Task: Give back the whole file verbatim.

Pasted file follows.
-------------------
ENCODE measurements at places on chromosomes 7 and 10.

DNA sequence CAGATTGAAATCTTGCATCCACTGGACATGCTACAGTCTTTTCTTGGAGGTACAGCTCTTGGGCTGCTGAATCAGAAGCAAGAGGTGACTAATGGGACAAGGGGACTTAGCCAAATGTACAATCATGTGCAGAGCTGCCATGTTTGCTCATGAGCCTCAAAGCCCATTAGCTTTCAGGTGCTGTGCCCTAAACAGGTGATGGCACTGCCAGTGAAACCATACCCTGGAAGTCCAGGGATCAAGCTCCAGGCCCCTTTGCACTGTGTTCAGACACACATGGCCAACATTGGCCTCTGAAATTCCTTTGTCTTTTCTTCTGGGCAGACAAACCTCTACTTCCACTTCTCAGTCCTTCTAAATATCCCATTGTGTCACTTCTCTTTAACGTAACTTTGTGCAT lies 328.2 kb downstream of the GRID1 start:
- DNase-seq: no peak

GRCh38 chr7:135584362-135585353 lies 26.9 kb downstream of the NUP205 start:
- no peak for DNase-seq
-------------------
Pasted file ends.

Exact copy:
ENCODE measurements at places on chromosomes 7 and 10.

DNA sequence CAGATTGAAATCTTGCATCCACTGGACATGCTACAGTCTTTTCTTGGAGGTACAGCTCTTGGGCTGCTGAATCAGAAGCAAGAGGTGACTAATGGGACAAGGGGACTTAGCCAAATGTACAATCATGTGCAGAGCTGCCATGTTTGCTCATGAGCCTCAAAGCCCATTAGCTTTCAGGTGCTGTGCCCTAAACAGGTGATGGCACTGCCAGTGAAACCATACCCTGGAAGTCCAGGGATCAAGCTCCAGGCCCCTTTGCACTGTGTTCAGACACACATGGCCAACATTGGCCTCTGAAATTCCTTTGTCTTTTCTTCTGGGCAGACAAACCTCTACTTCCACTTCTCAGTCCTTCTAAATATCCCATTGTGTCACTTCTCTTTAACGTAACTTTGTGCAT lies 328.2 kb downstream of the GRID1 start:
- DNase-seq: no peak

GRCh38 chr7:135584362-135585353 lies 26.9 kb downstream of the NUP205 start:
- no peak for DNase-seq